Fine Arts Division
The goal of the Department of Art and Art History is to provide instruction in and experience with the visual arts in the context of the liberal arts. The department offers two majors: studio art and the history of art. A major in studio art is intended to make the student particularly qualified to communicate ideas in visual form. A major in the history of art is intended to prepare the student to interpret and contextualize ideas presented in visual form throughout the past.
Studio Art Introductory Courses
ARTS 101-107 are courses that provide introductory experiences in studio art by enabling students to manipulate a variety of materials and ideas. In each course, students confront the decisions that go into making personally meaningful artwork, guided by demonstrations, slide examples, lectures, and critiques. Course content and approach differ among the sections and classes, but in each the goal is to introduce students to the ideas, techniques, and vocabularies of producing visual art.
Enrollment in introductory courses usually ranges from twelve to eighteen students per section, depending on facilities. No previous art experience is necessary.
Requirements for the Studio Art Major
Students majoring in studio art must take three courses of introductory work (ARTS 101-107), which should be completed by the end of the sophomore year if possible; four courses of intermediate work with at least three different faculty members in three different media, (ARTS 210-381); two courses of advanced work (ARTS 480-481) with two different members of the studio faculty, one each semester of the senior year; and two courses of art history, which should be taken by the end of the sophomore year, if possible. Students majoring in studio art may not take a required course as Pass/D/Fail or as an Independent Study. Also, independent study courses cannot apply to the major requirements.
The Senior Exercise in Studio Art
The Senior Exercise in studio art consists of a public exhibition in Kenyon College's Gund Gallery, a written statement, and an oral defense before each member of the studio faculty.
Requirements for the Studio Art Minor
Students minoring in studio art must complete two courses of introductory work (ARTS 101-107); three courses of intermediate work (ARTS 210-381); and one art history course. Through the course of their study, minors must have classes from at least three different faculty members in three different media. Students minoring in studio art may not take a required course as Pass/D/Fail or as an Independent Study. Also, independent study courses cannot apply to the minor requirements.
Transfer Credit Policy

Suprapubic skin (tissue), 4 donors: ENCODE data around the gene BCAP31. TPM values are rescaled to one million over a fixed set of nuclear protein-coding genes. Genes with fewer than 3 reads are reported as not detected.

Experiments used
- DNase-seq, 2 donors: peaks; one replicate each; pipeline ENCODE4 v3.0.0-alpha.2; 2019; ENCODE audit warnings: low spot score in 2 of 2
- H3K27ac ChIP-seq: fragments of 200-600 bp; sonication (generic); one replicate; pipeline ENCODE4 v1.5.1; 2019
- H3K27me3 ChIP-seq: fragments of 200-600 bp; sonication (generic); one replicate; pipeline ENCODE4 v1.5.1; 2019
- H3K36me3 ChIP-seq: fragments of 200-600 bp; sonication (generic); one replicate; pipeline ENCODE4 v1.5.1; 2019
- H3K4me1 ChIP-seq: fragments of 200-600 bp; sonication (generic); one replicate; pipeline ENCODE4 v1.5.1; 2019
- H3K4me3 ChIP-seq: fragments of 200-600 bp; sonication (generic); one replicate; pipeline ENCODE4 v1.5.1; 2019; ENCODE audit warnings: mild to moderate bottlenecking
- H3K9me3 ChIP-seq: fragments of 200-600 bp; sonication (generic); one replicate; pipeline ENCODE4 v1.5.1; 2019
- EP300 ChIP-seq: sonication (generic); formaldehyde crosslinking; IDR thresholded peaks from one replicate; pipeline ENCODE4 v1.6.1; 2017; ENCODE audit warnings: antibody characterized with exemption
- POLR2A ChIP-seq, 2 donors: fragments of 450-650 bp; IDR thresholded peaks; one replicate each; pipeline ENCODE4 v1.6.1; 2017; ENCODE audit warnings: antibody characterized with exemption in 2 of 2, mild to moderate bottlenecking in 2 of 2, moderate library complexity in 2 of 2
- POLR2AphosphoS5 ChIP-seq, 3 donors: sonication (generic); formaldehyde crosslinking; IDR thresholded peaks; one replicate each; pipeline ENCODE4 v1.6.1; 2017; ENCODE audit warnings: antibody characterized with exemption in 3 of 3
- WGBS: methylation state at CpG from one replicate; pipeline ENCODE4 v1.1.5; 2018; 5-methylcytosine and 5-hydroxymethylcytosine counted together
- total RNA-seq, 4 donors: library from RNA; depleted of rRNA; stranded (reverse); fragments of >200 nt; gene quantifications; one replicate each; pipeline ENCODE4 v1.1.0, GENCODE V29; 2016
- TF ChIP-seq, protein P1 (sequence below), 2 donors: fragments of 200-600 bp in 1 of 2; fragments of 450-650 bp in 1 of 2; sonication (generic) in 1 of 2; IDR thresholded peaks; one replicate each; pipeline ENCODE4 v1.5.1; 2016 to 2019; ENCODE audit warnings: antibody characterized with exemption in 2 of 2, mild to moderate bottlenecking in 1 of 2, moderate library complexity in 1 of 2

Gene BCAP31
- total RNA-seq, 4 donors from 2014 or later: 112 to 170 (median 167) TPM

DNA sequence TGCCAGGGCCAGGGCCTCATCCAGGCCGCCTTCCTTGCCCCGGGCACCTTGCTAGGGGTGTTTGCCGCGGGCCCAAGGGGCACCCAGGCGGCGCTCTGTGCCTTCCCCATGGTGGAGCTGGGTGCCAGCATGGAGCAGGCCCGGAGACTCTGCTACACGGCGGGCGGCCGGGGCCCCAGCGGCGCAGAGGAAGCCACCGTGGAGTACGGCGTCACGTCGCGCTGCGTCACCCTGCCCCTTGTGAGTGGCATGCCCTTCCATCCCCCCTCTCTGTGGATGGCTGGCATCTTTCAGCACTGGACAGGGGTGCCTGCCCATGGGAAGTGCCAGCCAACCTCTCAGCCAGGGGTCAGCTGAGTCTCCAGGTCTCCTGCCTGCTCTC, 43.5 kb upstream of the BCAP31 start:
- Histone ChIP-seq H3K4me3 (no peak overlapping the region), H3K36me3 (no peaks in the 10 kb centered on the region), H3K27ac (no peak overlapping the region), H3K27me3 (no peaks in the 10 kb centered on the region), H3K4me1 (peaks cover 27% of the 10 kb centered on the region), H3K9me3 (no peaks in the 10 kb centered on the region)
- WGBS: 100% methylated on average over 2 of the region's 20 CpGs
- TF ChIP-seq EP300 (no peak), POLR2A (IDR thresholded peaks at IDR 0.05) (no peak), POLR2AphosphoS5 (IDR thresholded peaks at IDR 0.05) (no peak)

A maximum of 1 unit of studio art courses taken off-campus may be applied to the major.
A maximum of .50 unit of studio art course taken off-campus may be applied to the minor.
Art History Introductory Courses
History of art courses help students acquire an understanding of visual culture and encourage critical thought in a liberal arts framework. Art history students draw from an interdisciplinary base, exploring a wide range of objects, images, and architecture within a broad cultural and historical context.
ARHS 110, 111, 113, and 114 are introductory courses for students who have had little or no previous art history. These courses may be taken in any sequence. Each course introduces students to the concepts and methods of the discipline and prepares students for more advanced study. Most intermediate courses and seminars require ARHS 110 and/or ARHS 111 as prerequisites.
If students have AP scores of 4 or 5, they may enroll in intermediate-level courses without the survey prerequisite.Only with permission of the professor can first-year students or sophomores enroll in seminars (300-400 level courses).
Requirements for the Art History Major
Students majoring in art history must take two introductory courses (ARHS 110 and 111), six intermediate courses (ARHS 220-269), and one advanced seminar (ARHS 370-389).
Alternately, an art history major can take three introductory courses, choosing either ARHS 113 or ARHS 114 (in addition to ARHS 110 and 111), along with five intermediate courses (ARHS 220-269), and one advanced seminar (ARHS 370-389).
Senior Seminar (ARHS 480), offered the fall semester every year, is required of all majors.
Majors must complete one class (.5 units each) at the intermediate or advanced level in each of the following art historical areas: ancient, medieval, Renaissance/Baroque, and Modern/American. One seminar may be substituted for an intermediate-level course in the same area, with the permission of the faculty advisor.
One unit of studio art: ARTS 101-107 or a beginning-level topics course.
Reading competence in a foreign language is desirable. German and/or French is recommended for those students planning to pursue graduate study in art history.
The Senior Exercise in Art History